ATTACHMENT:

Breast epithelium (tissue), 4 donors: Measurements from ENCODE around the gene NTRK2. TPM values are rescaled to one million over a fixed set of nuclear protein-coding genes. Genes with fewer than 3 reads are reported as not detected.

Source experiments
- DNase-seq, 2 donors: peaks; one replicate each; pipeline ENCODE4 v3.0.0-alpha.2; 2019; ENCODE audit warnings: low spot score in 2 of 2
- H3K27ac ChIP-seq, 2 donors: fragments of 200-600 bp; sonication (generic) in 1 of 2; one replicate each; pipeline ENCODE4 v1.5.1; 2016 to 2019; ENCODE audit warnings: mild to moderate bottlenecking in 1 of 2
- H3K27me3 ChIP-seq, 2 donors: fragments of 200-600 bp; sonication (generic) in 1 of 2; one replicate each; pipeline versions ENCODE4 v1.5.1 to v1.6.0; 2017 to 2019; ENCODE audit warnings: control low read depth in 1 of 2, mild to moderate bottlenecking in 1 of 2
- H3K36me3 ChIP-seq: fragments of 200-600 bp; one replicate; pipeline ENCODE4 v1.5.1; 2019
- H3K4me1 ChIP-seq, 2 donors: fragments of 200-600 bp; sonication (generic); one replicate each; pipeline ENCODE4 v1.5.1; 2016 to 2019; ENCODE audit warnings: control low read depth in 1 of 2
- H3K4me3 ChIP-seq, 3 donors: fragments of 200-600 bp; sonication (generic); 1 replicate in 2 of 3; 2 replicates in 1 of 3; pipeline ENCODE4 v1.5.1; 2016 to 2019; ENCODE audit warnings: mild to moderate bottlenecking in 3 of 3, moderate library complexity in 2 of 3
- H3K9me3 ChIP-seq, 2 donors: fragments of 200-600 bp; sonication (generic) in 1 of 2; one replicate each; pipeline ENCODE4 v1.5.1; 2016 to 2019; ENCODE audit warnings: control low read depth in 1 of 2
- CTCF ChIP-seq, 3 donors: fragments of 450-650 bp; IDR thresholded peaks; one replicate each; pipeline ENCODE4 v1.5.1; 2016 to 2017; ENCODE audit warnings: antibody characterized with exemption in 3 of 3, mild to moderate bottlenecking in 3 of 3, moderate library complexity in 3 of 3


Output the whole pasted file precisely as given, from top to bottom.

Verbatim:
Breast epithelium (tissue), 4 donors: Measurements from ENCODE around the gene NTRK2. TPM values are rescaled to one million over a fixed set of nuclear protein-coding genes. Genes with fewer than 3 reads are reported as not detected.

Source experiments
- DNase-seq, 2 donors: peaks; one replicate each; pipeline ENCODE4 v3.0.0-alpha.2; 2019; ENCODE audit warnings: low spot score in 2 of 2
- H3K27ac ChIP-seq, 2 donors: fragments of 200-600 bp; sonication (generic) in 1 of 2; one replicate each; pipeline ENCODE4 v1.5.1; 2016 to 2019; ENCODE audit warnings: mild to moderate bottlenecking in 1 of 2
- H3K27me3 ChIP-seq, 2 donors: fragments of 200-600 bp; sonication (generic) in 1 of 2; one replicate each; pipeline versions ENCODE4 v1.5.1 to v1.6.0; 2017 to 2019; ENCODE audit warnings: control low read depth in 1 of 2, mild to moderate bottlenecking in 1 of 2
- H3K36me3 ChIP-seq: fragments of 200-600 bp; one replicate; pipeline ENCODE4 v1.5.1; 2019
- H3K4me1 ChIP-seq, 2 donors: fragments of 200-600 bp; sonication (generic); one replicate each; pipeline ENCODE4 v1.5.1; 2016 to 2019; ENCODE audit warnings: control low read depth in 1 of 2
- H3K4me3 ChIP-seq, 3 donors: fragments of 200-600 bp; sonication (generic); 1 replicate in 2 of 3; 2 replicates in 1 of 3; pipeline ENCODE4 v1.5.1; 2016 to 2019; ENCODE audit warnings: mild to moderate bottlenecking in 3 of 3, moderate library complexity in 2 of 3
- H3K9me3 ChIP-seq, 2 donors: fragments of 200-600 bp; sonication (generic) in 1 of 2; one replicate each; pipeline ENCODE4 v1.5.1; 2016 to 2019; ENCODE audit warnings: control low read depth in 1 of 2
- CTCF ChIP-seq, 3 donors: fragments of 450-650 bp; IDR thresholded peaks; one replicate each; pipeline ENCODE4 v1.5.1; 2016 to 2017; ENCODE audit warnings: antibody characterized with exemption in 3 of 3, mild to moderate bottlenecking in 3 of 3, moderate library complexity in 3 of 3